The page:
“This is one of those cases where there is not enough money in the foreseeable future to do the type of treatment to ensure that there is no pass through of these pharmaceuticals,” said Banks.
Though some prescriptions may instruct users to flush certain pills, most major painkillers, etc. are not to be flushed.
In the case of disposing of pills the easy way, there is no lesser of two evils. Throwing unused prescription pills away sends them straight to the local landfill, where rain will wash those pills back in the waterways.
“We regulate what goes into our landfills. Commercial quantities of hazardous waste of drugs are prohibited from landfills, however, household quantities are not,” said Chris Johnson with Santek Waste Services. “If you are throwing a bottle of prescription drugs away, legally you can do that, but you are potentially harming the environment by doing so,” he said.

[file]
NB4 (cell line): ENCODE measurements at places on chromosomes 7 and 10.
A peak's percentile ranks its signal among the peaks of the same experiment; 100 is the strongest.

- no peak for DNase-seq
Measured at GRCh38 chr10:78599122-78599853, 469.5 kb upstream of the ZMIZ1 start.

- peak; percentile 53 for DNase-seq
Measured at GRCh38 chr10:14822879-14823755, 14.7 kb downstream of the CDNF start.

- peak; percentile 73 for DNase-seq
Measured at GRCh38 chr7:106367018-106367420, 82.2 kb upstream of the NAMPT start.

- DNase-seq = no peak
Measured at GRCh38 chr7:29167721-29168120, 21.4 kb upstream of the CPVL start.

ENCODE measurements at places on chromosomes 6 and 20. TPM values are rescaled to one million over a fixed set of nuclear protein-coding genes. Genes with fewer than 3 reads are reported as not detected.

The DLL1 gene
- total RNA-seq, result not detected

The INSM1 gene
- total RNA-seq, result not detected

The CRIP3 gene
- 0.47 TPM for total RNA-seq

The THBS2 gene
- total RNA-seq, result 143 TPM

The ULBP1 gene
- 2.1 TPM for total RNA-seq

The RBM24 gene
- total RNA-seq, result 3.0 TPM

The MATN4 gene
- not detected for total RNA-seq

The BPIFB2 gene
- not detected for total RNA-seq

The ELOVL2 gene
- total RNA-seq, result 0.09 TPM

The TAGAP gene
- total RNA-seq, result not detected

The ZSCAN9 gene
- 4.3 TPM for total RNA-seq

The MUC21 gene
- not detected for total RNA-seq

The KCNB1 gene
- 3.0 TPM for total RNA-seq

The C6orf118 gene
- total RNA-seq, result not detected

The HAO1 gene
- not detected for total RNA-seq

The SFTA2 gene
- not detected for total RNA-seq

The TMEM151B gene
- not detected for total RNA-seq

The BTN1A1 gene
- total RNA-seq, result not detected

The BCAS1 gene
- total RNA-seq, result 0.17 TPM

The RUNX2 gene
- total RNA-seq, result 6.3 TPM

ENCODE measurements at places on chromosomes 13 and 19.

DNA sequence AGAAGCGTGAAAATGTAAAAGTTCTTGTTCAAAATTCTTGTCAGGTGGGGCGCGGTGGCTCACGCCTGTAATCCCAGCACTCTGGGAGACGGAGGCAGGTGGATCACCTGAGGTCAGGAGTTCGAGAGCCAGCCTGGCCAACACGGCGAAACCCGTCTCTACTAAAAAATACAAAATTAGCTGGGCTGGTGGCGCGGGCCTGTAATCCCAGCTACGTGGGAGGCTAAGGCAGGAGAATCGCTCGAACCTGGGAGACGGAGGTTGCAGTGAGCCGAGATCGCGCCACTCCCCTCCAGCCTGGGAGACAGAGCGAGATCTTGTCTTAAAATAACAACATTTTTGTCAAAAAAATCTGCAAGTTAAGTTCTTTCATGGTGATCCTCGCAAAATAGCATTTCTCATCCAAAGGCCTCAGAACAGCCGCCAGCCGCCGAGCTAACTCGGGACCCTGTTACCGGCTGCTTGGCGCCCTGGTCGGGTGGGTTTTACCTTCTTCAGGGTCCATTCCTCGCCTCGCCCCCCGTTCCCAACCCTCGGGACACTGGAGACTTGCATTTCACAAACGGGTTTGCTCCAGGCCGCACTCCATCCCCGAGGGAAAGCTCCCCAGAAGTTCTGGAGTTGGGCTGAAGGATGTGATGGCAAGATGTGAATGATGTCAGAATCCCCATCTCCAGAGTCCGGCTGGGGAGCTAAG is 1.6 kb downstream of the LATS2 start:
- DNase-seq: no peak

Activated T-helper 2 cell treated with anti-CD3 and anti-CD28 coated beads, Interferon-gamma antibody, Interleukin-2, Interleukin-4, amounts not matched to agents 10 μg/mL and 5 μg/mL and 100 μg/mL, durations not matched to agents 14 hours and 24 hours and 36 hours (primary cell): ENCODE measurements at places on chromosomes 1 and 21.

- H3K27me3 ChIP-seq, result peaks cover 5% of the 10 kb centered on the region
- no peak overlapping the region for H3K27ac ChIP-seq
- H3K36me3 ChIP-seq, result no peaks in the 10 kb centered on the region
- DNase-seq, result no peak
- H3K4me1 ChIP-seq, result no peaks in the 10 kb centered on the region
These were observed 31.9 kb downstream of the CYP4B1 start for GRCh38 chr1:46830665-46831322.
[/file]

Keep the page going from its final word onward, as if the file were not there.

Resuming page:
Johnson explained the anatomy of a landfill and that along with rainwater, other liquid which comes from trash dumped into the landfill all flows to a central drain.
“What you need to think about is your landfill is just like a bathtub. It’s an area where you put in trash with a drain,” said Johnson. “That drain collects what we call leachate. Leachate is water that has had contact with waste. Leachate is collected and put into a storage area and that storage area goes to the wastewater treatment plant.”
Currently, other than taking old prescriptions to local law enforcement agencies, there is only one way to properly dispose of prescriptions in Gordon County.
CVS Pharmacy offers the service to its customers for $3.99 for a disposal bag that is mailed to Carthage, Texas, where the prescriptions are properly disposed of through incineration.
The bag does not allow controlled prescriptions and lists 12 drugs that are considered “controlled”: Adderall, Ambien, Hydrocodone, Morphine, Oxycodone, Oxycontin, Percocet, Phentermine, Ritalin, Valium, Vicoden, and Xanax.
However, many of the drugs listed are commonly prescribed pharmaceuticals and are the source of many pharmaceutical addictions.